For Tali Lipschitz, a Jewish Agency for Israel representative in the San Francisco area and the head of a current teen summer tour program in Israel, the threat of a general strike - which could possibly close down the airport and prevent the group of 126 16-year-olds from returning home on schedule - pales in comparison to the war zone she found herself in during an identical mission last summer.
"We were here last year when the war broke out and we managed to survive it," said the shlicha and director of education and teen trips for the East Bay Community Federation in an interview Tuesday, adding, "This strike will not break us."
If Lipschitz and her team of seven American counselors, three tour guides and three medics are forced to rearrange the flights, it could become a logistical nightmare.
"Our local provider - the Israel Experience - has already said it will take care of the accommodation, but we also have to find out how to reschedule all the connecting flights to the West coast and if we do not fly as scheduled on Thursday night, we'll have to stay here for an extra weekend because of Shabbat," continued Lipschitz, adding that this would involve three more days of planning to keep the teens occupied.
Lipschitz said she just wanted to be sure the teens in her group did not end their experience in Israel on a sour note. She added that a contact person in the US had already started notifying the children's parents that their return might be delayed.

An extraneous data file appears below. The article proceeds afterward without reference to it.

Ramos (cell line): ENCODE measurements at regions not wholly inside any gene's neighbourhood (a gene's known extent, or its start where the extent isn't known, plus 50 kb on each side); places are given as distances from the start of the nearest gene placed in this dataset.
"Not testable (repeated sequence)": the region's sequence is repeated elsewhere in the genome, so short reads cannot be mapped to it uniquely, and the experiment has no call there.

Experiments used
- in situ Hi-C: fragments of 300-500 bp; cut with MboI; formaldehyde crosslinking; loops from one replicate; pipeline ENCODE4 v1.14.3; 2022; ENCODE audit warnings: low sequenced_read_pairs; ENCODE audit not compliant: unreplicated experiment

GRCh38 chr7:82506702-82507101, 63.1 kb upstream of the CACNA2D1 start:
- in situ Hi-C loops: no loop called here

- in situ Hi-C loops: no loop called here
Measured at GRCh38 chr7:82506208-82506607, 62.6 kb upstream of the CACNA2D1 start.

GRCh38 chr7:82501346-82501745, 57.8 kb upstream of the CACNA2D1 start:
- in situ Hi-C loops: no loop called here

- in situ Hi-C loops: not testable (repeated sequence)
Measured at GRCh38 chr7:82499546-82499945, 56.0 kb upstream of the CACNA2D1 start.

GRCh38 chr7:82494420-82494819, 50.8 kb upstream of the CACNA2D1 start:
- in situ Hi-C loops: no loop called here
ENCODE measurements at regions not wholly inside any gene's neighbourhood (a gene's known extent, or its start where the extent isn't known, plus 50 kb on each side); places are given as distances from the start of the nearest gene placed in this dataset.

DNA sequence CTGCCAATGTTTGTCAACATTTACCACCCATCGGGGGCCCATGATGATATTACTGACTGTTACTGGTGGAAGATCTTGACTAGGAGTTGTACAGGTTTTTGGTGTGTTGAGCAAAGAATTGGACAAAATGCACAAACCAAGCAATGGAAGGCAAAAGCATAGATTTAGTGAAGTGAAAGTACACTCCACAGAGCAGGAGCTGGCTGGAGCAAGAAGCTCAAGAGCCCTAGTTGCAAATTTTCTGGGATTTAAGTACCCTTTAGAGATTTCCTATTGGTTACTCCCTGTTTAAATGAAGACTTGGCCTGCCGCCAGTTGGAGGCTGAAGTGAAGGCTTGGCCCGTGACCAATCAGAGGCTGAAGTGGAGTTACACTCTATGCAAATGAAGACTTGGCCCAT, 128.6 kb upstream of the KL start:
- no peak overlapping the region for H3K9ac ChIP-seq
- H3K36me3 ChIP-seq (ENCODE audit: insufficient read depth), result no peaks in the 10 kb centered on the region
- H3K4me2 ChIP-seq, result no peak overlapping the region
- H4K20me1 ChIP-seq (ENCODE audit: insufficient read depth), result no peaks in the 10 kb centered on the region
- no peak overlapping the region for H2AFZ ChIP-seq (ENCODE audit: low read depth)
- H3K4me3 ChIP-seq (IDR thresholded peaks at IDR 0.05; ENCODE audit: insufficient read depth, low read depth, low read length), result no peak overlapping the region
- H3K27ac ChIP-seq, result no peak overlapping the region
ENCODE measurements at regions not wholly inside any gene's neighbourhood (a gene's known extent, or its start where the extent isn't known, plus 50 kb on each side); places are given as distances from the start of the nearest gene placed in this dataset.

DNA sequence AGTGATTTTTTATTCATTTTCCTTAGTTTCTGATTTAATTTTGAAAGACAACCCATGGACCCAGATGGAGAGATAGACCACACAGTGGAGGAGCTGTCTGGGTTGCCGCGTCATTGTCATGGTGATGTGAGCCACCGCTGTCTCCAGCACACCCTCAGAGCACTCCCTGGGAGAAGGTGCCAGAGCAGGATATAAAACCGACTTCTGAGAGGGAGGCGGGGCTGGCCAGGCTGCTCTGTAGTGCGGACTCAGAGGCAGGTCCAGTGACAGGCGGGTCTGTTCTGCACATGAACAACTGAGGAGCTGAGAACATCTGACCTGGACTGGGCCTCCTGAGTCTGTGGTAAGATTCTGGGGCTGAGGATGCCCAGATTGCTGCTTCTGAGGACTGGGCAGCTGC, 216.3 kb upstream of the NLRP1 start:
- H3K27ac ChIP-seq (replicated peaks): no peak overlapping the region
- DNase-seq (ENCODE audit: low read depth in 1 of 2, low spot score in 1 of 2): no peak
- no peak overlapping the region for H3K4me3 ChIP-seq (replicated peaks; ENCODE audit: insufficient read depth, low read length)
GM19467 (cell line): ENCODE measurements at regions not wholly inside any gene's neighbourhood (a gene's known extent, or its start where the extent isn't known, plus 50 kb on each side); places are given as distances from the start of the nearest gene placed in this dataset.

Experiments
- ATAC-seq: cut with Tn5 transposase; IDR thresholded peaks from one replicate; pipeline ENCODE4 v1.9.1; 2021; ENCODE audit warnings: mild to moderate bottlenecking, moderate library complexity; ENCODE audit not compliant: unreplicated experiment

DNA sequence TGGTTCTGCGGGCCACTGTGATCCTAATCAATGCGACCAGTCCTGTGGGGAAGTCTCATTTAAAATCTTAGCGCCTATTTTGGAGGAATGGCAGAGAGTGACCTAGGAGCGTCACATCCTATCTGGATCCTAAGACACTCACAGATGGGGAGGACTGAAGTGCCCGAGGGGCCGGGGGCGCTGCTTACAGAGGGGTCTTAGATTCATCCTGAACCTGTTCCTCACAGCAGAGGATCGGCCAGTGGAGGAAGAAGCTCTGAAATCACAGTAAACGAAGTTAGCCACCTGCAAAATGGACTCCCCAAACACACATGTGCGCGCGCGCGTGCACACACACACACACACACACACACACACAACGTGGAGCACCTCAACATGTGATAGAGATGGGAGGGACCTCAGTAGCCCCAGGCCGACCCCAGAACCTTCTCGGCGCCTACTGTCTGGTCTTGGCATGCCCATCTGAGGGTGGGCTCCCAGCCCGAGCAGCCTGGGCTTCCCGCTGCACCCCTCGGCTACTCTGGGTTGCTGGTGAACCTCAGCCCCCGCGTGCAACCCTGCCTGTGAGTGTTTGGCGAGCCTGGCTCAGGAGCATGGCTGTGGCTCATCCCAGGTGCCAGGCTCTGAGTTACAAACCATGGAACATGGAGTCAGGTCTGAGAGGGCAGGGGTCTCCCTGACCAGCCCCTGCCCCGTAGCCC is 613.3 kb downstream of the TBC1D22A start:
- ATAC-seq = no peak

"I really don't think this will taint people's views of Israel," reflected Lipschitz. "We were here during the war last summer, and we still managed to have many people sign their children up for this year's trip. A strike won't prevent parents from sending their kids, they understand that it's a [circumstance] beyond our control."
Israelis scheduled to leave the country in the next few days for their annual vacations, however, saw the impending strike in a slightly different light.
"I am just praying that the airlines will be left out of this strike," said Rachel Tal, an immigrant from the US who now lives in Jerusalem and is set to be married in September. "The invitations for my wedding are supposed to leave on a flight Wednesday afternoon. I paid extra for them to have a special delivery to the US because they need to be addressed and mailed out by the first week of August."
"I'm all for people getting the salary they deserve," commented another Jerusalem-area resident, who is not only scheduled to travel to the US with her husband and three children on Friday but is also anxious about whether her husband will be able to return on Thursday morning from a business trip abroad.
"I'm trying not to think about it, I just have to believe that it will all be all right," she told the Post.
"If he doesn't get back in time, I might have to travel to the US on my own with three children under seven and that will be a complete nightmare."
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